Thursday, 17 January 2013

Barb Jungr, Crazy Coqs, Brasserie Zedel

The marvellous new space in the Brasserie Zedel, The Crazy Coqs, is designed with the 1930s heyday of club performance in mind. The intention is that it should host the variety that one associates with the more all-embracing nature of Cabaret. Yet Barb Jungr's Cabaret evening had no props or stunts and, as she herself told us, not much talk either. This was an evening dedicated to the austere central axel of the Cabaret show, song.

The Crazy Coqs stage is not dissimilar to the crescent dais of Wigmore Hall's performance space and for all the informality of Barb Jungr's approach (gracious, effusive but still dry with North-Western wit) and the fuscia-shaded lamps on the tables at which we drank, this was a recital. The comparison with the Wigmore is conscious. Though the emphasis on acoustic connection is simply not a priority to the Cabaret artist, who typically uses amplification, the concentrated focus on the content of a song and the ever-mobile relationship between words, melody and the intention of the composer in putting them together is what brackets the popular singer and the recitalist together (indeed, one might just read the end of Edward Seckerson's brief note on the death of Richard Rodney Bennett to get a succinct idea of what the best musicians think of the implied segregation of popular and 'art'-song).

The theme of Barb Jungr's set (just over an hour without a break) was 'To The River' and took in a number of celebrated songs with that went up to and sometimes past the water's edge. I first began to realise I was watching the real thing at the slow-but-sustained rendition of Waterloo Sunset. This was the first song of the evening to achieve that tricky alchemy whereby the song is stripped of its famous performance history (a hit for The Kinks) to live afresh under its own terms.


This occupation of a song was a subject of some discussion afterwards. This is the second area where pre-war classical recital repertory differs from Cabaret, where song is brought alive from a page but popular song increasingly has to disentangle itself from the vocal and charismatic stamp of its celebrated performer (yes, usually just one).

Reclaiming a song from its pungent recorded history is more than a question of changing its arrangement, manipulating its melody and introducing an alternative voice. These are cosmetic adjustments to the song. Such re-appropriation of the song as a vehicle for the performer is easily overdone; it is the part of Cabaret to which I am allergic, when it brews self-indulgence and nondescript emoting.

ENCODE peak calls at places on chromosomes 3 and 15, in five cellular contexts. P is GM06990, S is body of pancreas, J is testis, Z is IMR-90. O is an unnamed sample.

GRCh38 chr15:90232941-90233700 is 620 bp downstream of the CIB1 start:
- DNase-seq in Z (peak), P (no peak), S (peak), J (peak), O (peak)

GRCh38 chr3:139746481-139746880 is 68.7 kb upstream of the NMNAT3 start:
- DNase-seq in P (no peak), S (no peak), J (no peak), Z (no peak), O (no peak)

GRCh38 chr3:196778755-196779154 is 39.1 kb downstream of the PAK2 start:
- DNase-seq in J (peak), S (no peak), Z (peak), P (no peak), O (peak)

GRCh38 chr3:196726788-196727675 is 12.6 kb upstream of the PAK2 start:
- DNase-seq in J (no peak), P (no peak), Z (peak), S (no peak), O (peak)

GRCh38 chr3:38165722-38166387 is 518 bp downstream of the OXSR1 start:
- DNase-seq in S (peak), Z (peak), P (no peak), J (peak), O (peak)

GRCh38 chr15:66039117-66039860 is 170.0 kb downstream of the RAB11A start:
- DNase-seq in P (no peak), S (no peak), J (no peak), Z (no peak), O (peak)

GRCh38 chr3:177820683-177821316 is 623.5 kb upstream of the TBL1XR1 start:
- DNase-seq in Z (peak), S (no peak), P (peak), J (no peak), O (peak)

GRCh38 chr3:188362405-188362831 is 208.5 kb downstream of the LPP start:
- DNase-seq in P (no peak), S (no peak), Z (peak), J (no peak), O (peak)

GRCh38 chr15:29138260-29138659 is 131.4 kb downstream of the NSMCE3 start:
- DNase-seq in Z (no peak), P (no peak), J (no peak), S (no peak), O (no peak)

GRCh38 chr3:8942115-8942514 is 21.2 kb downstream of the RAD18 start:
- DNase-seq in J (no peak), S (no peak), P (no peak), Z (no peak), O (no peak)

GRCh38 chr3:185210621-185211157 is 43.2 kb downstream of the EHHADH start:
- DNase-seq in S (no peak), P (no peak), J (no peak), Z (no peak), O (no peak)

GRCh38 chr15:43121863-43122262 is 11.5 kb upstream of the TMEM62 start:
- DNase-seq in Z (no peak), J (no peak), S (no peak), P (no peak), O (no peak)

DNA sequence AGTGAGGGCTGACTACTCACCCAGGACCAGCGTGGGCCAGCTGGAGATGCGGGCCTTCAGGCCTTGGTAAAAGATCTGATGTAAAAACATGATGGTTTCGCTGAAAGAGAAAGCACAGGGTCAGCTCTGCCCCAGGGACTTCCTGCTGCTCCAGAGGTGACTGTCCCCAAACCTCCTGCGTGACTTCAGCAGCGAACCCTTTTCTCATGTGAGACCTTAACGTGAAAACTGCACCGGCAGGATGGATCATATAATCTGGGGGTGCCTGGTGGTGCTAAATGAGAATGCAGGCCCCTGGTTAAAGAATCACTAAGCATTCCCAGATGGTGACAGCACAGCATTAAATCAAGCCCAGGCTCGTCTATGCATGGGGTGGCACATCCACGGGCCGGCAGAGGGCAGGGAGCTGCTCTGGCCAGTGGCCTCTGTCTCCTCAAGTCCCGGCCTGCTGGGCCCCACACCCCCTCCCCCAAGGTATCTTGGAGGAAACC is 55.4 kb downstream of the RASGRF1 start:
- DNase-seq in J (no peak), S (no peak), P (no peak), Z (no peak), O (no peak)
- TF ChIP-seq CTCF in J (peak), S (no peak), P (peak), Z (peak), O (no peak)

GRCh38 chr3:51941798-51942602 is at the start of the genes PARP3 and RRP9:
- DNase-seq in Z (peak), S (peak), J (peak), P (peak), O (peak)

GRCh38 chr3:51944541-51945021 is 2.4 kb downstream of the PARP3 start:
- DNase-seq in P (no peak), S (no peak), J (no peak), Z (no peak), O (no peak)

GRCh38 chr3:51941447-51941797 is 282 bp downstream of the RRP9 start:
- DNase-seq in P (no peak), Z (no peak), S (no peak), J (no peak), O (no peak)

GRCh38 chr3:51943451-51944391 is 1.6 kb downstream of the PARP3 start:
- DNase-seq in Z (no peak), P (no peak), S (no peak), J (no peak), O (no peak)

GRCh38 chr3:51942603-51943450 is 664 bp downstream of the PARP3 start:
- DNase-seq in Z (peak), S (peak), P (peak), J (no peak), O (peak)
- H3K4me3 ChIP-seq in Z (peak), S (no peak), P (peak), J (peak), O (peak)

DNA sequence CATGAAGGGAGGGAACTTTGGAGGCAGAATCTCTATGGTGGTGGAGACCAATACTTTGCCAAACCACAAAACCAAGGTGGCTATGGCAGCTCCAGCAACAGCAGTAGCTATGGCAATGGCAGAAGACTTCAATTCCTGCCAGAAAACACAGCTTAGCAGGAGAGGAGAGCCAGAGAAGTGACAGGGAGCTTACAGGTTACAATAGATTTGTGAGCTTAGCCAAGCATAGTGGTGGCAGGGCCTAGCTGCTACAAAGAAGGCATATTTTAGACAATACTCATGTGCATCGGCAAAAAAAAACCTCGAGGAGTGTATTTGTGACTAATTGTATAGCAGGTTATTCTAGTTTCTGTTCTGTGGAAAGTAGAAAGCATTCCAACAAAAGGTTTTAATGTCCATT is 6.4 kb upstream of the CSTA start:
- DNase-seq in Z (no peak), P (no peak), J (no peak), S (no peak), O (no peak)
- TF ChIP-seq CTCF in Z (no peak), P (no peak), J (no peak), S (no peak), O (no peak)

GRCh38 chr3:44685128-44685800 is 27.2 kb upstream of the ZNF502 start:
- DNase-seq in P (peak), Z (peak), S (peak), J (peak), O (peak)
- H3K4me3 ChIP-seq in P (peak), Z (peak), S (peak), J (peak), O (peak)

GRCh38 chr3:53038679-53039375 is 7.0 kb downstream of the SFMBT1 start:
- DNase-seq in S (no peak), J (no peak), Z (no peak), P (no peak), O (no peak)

This is not the way of Barb Jungr. She sings inside the song, not out in front of it. Joni Mitchell's River seemed to be a simple-pleasure number about a stretch of water for Jungr, dramatically curdled at the end with the realisation it was a fantasy to get to a lost lover. At the centre of her performance were a pair of songs, Old Man River, 'one of the greatest songs of the Old American Songbook' followed by Bruce Springsteen's The River, which she describes as 'perhaps one of the greatest of the New American Songbook'. Calmer than The Boss' striding approach Jungr's is narrated with all the pathos of barely realised youthful liberty fresh in the foreground.

Jungr's gift is in building and maintaining the temperature and trajectory of the song. She also has what I take to be a thoughtful microphone technique, meaning, as I understand it, changing the proximity of the mic to not only control dynamics but also the curious chemistry between the amplified voice and the acoustic voice in a room modest enough for that to have its own colour and coercion. Naturally all this combines in some drama on stage which was well-managed with the house sound and lighting engineer. Jungr was performing with the pianist Simon Wallace who moved between some carefully wrought arrangements to looser improvised backings. His style is decorous rather than tending towards the more baroque stylings of jazz, though a harmonically kaleidescopic break in an extended middle eight showed that he was probably holding himself back.

We did get a number with harmonica but we didn't get any Bob Dylan. I'm more than tempted to return to hear what this unique performer does with those songs.

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